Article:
The merchant came. The king, now warned by experience, determined to interrogate him before putting on his shirt. The merchant complained, as much as the farmer had, of taxes, and had, besides, another class of grievances peculiarly his own. He was particularly eloquent about custom-houses, the extortions of officials, and a variety of other things, which made the king so angry that he determined at least to comfort his disappointment by ordering the merchant to be executed. This ceremony over, the king felt something better; but still the talismanic shirt was not found.

For a long time the king sought the shirt of happiness through every class of society, and sought it in vain. Although innumerable persons were beheaded, bow-strung, and tortured every day, yet, surprising to relate, happiness could not be found among his subjects.

One day, however, when his majesty, being encamped in his summer quarters near Sultanieh, was out for an afternoon's ride, he saw a careless, red-nosed fellow sitting on a post, and every now and then taking a bottle from under his sash, applying his lips with intense satisfaction to its contents. Still, there was a sturdy air about the man, and a merry light in his eye, which did not point him out as a habitual wine-bibber. He seemed rather to be keeping festival, or enjoying himself upon some occasion of good fortune.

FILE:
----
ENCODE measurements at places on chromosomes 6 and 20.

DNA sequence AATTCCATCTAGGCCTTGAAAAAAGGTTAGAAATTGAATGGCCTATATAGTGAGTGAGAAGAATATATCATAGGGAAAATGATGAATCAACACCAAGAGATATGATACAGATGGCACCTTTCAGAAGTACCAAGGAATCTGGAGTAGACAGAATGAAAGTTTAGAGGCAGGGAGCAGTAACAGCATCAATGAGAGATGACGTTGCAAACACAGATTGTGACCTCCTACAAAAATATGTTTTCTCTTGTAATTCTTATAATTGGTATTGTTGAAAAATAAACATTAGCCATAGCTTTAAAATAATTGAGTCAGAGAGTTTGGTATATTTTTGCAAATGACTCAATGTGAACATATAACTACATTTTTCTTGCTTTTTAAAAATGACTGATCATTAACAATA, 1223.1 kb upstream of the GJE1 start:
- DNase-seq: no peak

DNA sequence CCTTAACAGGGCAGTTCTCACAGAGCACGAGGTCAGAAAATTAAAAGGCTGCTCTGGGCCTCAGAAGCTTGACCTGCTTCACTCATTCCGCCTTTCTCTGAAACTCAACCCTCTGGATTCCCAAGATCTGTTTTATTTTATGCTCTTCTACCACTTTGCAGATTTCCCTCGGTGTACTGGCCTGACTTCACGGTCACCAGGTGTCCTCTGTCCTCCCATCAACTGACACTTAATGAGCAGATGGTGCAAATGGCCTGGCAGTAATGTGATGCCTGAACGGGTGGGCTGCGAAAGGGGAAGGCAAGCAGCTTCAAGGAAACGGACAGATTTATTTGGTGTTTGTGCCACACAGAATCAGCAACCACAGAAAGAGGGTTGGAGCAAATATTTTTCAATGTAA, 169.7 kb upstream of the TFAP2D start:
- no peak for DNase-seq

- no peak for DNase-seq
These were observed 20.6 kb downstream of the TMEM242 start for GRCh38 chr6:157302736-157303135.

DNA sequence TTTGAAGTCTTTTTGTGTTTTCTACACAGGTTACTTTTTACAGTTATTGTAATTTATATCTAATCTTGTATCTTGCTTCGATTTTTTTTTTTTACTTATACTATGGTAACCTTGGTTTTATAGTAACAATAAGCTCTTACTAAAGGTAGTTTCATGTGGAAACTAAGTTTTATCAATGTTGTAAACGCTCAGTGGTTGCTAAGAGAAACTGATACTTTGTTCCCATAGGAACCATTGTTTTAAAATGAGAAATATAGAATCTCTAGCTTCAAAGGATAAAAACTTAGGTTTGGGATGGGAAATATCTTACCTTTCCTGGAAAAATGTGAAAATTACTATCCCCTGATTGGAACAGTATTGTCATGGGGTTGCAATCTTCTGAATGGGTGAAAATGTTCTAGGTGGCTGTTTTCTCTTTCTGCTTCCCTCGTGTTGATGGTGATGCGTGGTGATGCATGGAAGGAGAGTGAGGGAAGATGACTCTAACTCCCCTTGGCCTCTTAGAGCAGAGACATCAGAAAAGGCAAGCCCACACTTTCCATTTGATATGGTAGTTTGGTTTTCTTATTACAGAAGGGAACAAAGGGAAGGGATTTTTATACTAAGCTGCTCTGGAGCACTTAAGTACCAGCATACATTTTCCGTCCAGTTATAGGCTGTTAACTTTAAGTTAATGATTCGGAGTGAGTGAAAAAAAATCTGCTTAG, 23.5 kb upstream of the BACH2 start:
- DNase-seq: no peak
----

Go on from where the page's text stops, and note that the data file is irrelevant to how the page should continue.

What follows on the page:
"Dog of a toper," asked the king, abruptly, struck with a sudden thought, "are you happy?"

"Thy servant is happy, O king!" said the man.

The king then ordered the royal ferroshes to seize him and give him five hundred lashes to cause him to relate the reasons of his happiness. The red-nosed man limped a little when subsequently brought to the king's tent in the evening, but still persisted in saying that he was happy; for, said he, "My wife has only been dead three weeks." Meerza Snooza, the magician, who, since

he had been consulted, always accompanied the king in his search, and dined at the royal table, on being appealed to, decided that the red-nosed man had good reasons for his happiness, for that he might have been hen-pecked, and was, perhaps, just then under the first impression of joy at his deliverance.

Upon this the king immediately ordered the red-nosed man to be stripped, in order to obtain the garment which he required, when, wonderful to relate, it appeared that the only happy man in his dominions had no shirt.